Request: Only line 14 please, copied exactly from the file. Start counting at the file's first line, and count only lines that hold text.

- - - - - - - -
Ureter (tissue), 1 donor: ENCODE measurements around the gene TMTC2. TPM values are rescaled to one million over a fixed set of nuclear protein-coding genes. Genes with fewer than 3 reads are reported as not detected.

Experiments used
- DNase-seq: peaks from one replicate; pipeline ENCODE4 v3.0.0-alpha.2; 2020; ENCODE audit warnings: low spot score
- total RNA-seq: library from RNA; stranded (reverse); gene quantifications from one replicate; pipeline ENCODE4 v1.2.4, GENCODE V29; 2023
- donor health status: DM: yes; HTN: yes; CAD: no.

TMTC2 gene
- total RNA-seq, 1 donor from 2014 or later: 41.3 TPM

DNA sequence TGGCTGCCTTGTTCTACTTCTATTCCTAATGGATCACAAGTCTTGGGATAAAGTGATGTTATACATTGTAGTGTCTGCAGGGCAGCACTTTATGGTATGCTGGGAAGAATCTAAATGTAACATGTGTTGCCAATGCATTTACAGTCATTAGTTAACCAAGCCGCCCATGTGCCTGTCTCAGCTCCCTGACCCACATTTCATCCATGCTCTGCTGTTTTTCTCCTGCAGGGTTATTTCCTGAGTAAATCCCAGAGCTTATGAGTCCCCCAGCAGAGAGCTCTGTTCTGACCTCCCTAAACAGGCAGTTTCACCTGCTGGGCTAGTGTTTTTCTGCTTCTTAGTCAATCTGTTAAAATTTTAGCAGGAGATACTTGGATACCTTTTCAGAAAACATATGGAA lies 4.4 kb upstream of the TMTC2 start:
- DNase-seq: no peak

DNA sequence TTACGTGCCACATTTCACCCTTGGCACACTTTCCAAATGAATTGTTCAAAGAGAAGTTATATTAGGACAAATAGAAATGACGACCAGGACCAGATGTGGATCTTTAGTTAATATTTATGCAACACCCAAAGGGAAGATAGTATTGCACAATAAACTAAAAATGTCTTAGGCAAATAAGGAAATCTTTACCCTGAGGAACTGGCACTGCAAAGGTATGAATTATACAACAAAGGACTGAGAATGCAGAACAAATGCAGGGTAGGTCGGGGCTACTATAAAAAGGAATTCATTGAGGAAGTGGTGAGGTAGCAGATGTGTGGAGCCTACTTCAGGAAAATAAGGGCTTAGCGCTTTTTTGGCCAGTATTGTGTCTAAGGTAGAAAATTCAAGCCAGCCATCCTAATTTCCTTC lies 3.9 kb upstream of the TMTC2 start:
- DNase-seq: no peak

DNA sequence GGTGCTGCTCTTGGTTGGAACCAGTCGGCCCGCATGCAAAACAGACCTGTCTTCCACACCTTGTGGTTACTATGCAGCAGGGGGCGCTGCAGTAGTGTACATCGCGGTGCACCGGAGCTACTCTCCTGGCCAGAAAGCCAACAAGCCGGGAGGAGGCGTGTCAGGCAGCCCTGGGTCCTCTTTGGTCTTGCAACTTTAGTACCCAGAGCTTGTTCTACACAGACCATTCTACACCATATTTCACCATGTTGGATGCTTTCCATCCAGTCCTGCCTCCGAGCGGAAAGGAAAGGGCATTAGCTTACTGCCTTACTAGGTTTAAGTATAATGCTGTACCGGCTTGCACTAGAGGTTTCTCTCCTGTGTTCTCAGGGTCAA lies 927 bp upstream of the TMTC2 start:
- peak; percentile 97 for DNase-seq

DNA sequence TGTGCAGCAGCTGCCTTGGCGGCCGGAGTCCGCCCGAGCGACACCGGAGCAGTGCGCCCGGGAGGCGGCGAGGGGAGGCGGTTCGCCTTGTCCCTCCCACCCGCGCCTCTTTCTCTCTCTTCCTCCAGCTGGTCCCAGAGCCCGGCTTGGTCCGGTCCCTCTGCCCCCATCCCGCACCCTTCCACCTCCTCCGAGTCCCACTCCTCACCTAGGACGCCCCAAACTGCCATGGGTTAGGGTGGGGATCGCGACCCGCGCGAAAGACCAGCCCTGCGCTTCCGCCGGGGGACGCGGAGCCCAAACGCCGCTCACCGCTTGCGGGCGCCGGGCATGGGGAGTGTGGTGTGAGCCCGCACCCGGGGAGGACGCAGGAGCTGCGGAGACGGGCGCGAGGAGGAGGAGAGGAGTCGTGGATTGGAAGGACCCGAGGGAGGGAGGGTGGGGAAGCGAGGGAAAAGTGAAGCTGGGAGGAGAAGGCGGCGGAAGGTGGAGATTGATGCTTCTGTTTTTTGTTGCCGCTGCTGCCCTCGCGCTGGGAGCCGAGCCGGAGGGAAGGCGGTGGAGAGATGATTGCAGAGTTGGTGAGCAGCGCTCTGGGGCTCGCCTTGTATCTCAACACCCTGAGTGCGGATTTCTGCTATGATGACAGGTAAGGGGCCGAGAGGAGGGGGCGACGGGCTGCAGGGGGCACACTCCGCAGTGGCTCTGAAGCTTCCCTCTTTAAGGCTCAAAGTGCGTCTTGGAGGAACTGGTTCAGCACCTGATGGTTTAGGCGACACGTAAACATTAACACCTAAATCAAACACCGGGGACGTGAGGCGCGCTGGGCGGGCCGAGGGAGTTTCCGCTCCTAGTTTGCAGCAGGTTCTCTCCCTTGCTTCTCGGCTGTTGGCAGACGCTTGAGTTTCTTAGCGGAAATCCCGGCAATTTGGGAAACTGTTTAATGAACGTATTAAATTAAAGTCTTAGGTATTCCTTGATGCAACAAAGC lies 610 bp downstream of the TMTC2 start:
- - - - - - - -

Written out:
DNA sequence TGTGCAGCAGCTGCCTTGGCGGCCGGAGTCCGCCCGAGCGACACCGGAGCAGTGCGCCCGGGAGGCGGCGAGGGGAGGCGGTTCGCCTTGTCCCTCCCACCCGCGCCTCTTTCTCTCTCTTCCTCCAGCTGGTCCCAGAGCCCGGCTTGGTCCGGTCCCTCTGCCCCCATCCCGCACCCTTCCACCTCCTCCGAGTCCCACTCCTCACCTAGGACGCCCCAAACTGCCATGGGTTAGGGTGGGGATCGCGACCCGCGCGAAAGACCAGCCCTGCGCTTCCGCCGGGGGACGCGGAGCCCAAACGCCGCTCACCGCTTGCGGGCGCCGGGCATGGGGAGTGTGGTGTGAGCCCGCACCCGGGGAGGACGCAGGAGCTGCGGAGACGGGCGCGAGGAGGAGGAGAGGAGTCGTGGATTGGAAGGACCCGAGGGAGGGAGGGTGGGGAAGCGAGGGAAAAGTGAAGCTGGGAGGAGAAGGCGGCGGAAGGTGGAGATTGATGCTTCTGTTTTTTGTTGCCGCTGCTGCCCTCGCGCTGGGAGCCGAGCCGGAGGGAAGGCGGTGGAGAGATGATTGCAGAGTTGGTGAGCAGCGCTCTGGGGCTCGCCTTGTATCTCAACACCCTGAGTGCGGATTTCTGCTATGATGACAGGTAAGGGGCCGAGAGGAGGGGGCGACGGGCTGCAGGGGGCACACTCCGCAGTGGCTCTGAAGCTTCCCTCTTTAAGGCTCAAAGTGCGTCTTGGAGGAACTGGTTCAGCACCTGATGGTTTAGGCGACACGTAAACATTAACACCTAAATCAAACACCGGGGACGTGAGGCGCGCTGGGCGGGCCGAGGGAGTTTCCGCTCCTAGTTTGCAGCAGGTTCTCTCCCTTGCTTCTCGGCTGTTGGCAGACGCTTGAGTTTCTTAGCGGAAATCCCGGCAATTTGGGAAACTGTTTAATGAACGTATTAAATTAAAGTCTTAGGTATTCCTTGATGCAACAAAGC lies 610 bp downstream of the TMTC2 start: